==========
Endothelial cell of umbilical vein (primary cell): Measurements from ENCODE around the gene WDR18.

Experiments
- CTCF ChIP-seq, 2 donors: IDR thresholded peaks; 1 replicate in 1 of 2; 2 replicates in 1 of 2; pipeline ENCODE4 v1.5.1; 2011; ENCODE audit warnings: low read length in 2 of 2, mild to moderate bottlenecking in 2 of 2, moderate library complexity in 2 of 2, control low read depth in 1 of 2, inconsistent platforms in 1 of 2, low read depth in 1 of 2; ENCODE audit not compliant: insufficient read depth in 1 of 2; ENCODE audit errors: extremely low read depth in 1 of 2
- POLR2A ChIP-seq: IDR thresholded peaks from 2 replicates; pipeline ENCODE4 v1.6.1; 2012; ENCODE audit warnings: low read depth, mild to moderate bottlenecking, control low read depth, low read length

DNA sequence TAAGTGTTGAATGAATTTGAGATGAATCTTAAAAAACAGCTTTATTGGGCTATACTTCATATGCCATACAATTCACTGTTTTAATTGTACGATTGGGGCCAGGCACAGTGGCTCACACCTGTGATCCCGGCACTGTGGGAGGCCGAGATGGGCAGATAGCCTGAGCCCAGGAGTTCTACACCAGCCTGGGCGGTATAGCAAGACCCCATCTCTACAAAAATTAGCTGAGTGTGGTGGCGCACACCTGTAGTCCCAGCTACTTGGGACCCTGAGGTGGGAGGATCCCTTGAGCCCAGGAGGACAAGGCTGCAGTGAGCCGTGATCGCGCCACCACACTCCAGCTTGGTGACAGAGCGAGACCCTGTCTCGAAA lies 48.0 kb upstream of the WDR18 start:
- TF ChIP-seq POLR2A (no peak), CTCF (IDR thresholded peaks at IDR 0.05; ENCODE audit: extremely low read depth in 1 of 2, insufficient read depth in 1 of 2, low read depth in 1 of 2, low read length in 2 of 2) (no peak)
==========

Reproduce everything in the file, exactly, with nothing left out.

Endothelial cell of umbilical vein (primary cell): Measurements from ENCODE around the gene WDR18.

Experiments
- CTCF ChIP-seq, 2 donors: IDR thresholded peaks; 1 replicate in 1 of 2; 2 replicates in 1 of 2; pipeline ENCODE4 v1.5.1; 2011; ENCODE audit warnings: low read length in 2 of 2, mild to moderate bottlenecking in 2 of 2, moderate library complexity in 2 of 2, control low read depth in 1 of 2, inconsistent platforms in 1 of 2, low read depth in 1 of 2; ENCODE audit not compliant: insufficient read depth in 1 of 2; ENCODE audit errors: extremely low read depth in 1 of 2
- POLR2A ChIP-seq: IDR thresholded peaks from 2 replicates; pipeline ENCODE4 v1.6.1; 2012; ENCODE audit warnings: low read depth, mild to moderate bottlenecking, control low read depth, low read length

DNA sequence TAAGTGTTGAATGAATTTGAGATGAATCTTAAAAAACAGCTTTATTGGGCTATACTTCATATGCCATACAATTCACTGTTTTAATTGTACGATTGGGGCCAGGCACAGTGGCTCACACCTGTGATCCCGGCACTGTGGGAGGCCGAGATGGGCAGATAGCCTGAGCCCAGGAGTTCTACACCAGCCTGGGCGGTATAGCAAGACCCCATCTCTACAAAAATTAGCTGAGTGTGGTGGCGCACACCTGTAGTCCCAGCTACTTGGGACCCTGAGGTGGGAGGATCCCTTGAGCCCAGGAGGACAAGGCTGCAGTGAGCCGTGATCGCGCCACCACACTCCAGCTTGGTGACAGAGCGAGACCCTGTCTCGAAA lies 48.0 kb upstream of the WDR18 start:
- TF ChIP-seq POLR2A (no peak), CTCF (IDR thresholded peaks at IDR 0.05; ENCODE audit: extremely low read depth in 1 of 2, insufficient read depth in 1 of 2, low read depth in 1 of 2, low read length in 2 of 2) (no peak)